Applying Some (Common Sense) Restraint on Iran

US President Barack Obama speaks during a meeting with Israeli Prime Minister Benjamin Netanyahu in the Oval Office of the White House in Washington, DC, November 9, 2015. Netanyahu meets Obama in a bid to set aside their frosty personal ties, turn the page on the Iran nuclear deal and talk defense in the first encounter by the two leaders since October 2014. AFP PHOTO / SAUL LOEB        (Photo credit should read SAUL LOEB/AFP/Getty Images)

US President Barack Obama speaks during a meeting with Israeli Prime Minister Benjamin Netanyahu in the Oval Office of the White House in Washington, DC, November 9, 2015. (Photo: SAUL LOEB/AFP/Getty Images)

Since President Obama pushed through his Iran nuclear deal without a congressional vote, the folks in Tehran have responded in some mighty unusual ways.

First, they’ve jailed five visiting Americans—and are holding them hostage. Then they launched a massive cyberattack against the U.S. State Department, Aramco and several American banks. Plus, they are cracking down on Iranians who advocate better ties with the United States, even shutting down businesses that have American connections—including a KFC knock-off in Tehran. But most significantly, the Ayatollahs are threatening to renege on the nuclear deal if we push too hard to get our citizens back.

We hope this gives pause to President Obama and the deal’s supporters in Congress. If this is how Iran acts before we have released the $100 billion-plus in frozen funds, how might they behave when we have no more Iranian funds to use as leverage?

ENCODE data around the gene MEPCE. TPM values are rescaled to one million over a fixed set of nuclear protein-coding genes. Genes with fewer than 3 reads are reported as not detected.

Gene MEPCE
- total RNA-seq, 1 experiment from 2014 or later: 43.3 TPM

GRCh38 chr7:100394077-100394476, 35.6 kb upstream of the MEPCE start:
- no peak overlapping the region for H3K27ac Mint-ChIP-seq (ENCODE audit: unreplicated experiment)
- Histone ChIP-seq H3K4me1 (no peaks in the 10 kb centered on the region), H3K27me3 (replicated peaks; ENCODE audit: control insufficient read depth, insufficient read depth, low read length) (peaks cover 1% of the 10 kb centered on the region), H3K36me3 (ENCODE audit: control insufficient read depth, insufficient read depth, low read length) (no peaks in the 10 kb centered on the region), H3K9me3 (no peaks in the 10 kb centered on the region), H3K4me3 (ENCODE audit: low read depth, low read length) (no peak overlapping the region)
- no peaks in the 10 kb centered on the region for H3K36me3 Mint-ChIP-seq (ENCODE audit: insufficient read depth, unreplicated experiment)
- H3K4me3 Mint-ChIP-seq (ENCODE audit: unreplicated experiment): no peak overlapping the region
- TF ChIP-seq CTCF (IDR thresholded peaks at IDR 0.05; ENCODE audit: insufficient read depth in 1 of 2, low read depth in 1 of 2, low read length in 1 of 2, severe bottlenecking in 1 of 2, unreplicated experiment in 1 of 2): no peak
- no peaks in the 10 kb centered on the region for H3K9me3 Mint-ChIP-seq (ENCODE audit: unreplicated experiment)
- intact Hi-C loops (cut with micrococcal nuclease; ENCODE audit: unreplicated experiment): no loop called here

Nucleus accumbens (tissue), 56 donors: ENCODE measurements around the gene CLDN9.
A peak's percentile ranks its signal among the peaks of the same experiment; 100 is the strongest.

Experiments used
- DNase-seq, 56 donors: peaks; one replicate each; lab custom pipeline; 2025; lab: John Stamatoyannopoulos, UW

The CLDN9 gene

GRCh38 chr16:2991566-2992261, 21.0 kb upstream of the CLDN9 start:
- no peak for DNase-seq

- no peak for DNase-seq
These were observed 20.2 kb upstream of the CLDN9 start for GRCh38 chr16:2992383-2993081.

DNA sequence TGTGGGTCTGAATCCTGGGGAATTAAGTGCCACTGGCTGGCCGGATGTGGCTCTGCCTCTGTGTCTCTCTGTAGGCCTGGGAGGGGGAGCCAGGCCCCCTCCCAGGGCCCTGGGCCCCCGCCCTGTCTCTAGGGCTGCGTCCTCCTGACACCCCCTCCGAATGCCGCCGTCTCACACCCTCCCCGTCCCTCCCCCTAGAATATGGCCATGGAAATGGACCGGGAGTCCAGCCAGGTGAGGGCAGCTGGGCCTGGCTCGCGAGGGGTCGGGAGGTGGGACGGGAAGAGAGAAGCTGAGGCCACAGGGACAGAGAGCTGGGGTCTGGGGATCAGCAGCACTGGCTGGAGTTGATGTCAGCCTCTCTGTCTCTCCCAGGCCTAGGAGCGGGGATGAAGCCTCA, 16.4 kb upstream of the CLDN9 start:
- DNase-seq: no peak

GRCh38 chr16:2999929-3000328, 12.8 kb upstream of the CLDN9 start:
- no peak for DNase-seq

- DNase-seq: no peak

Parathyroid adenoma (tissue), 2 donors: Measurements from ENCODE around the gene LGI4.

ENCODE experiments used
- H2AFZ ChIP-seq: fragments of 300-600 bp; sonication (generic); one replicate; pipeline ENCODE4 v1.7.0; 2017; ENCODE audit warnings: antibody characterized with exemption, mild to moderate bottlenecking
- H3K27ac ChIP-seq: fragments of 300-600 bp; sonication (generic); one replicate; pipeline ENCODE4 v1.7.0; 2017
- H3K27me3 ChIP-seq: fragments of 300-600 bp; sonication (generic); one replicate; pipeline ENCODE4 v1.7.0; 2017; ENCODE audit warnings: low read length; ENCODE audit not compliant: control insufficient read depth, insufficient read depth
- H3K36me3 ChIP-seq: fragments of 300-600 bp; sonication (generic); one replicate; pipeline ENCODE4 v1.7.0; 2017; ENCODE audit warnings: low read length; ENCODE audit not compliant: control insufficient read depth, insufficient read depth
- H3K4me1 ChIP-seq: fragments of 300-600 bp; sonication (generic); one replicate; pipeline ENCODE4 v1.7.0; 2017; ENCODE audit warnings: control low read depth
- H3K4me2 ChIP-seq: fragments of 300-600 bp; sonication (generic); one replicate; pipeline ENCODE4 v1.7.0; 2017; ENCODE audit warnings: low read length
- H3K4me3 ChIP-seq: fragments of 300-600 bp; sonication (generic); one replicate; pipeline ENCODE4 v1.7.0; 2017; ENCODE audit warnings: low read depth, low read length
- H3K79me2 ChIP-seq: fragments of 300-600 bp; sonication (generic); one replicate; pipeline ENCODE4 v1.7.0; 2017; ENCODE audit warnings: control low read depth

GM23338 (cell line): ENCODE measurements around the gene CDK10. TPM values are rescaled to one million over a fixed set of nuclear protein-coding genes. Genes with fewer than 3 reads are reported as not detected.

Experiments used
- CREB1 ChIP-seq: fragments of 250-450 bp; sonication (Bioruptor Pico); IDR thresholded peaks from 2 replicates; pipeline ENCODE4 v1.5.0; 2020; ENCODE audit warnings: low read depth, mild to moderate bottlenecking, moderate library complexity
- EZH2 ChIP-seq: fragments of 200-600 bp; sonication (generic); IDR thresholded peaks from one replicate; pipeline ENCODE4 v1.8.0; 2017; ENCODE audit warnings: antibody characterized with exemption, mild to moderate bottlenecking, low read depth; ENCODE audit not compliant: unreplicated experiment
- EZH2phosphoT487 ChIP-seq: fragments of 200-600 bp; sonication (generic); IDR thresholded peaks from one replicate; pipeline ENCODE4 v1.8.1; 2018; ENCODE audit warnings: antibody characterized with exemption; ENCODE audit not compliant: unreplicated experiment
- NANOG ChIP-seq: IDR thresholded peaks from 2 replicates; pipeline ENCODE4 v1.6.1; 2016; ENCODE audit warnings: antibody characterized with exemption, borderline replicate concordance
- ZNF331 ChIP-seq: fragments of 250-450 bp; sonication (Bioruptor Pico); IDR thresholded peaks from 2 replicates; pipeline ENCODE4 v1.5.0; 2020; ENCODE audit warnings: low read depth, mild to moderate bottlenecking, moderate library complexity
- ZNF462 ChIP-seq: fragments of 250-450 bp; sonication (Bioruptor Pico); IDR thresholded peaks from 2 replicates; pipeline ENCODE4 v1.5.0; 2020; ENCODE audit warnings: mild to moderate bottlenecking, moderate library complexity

Mr. Obama must not release billions of dollars to Iran until its regime demonstrates some peaceful good faith.

On Monday afternoon, President Obama and Israeli President Benjamin Netanyahu met in the Oval Office. “It’s no secret that the prime minister and I have had a strong disagreement on this narrow issue,” said Mr. Obama, seated beside Mr. Netanyahu. “But we don’t have a disagreement on the need to make sure Iran does not get a nuclear weapon, and we don’t have a disagreement about us blunting destabilizing activities in Iran that may be taking place,” he added. “And so, we’re going to be looking to make sure we find common ground there.”

A good start would be to believe at least some of what the Ayatollah Ali Khamenei, Iran’s supreme leader, has been saying. First is his insistence that the “Death to America” slogan is eternal.

Then there’s the flag.

The regime has put up new anti-American billboards in Tehran that mock the Iwo Jima flag-raising photograph that symbolized Marine sacrifice in World War II. The Iranian version, titled “Story of a Flag,” shows U.S. Marines with bloodstained hands raising an American flag over a pile of corpses and rubble.

Iran’s semi-official state news agency, Fars, gave it the following caption: “The US is killing thousands of people from different nations, ethnicity [sic], races and religions to impose its hegemony over the Middle East.”

Some urge us to believe the Ayatollah’s wobbly backtracking that “The slogan ‘Death to America’ is backed by reason and wisdom. . .[and] does not mean death to the American nation; this slogan means death to the United States policies, death to arrogance.”

So how should we interpret these words and actions? Should we not worry about Iran’s acquisition of an $800 million Russian advanced surface-to-air missile system? The system, which could be operational as soon as the end of this year, would make it much harder for American or allied air forces to penetrate Iranian air defenses—should it be necessary.

We urge Mr. Obama and Mr. Netanyahu to put aside their personal animosities and find real common ground on what these Iranian provocations mean, and how to deal with them. Moreover, Mr. Obama must not release those billions of dollars until Iran demonstrates some peaceful good faith on the world stage.

Applying Some (Common Sense) Restraint on Iran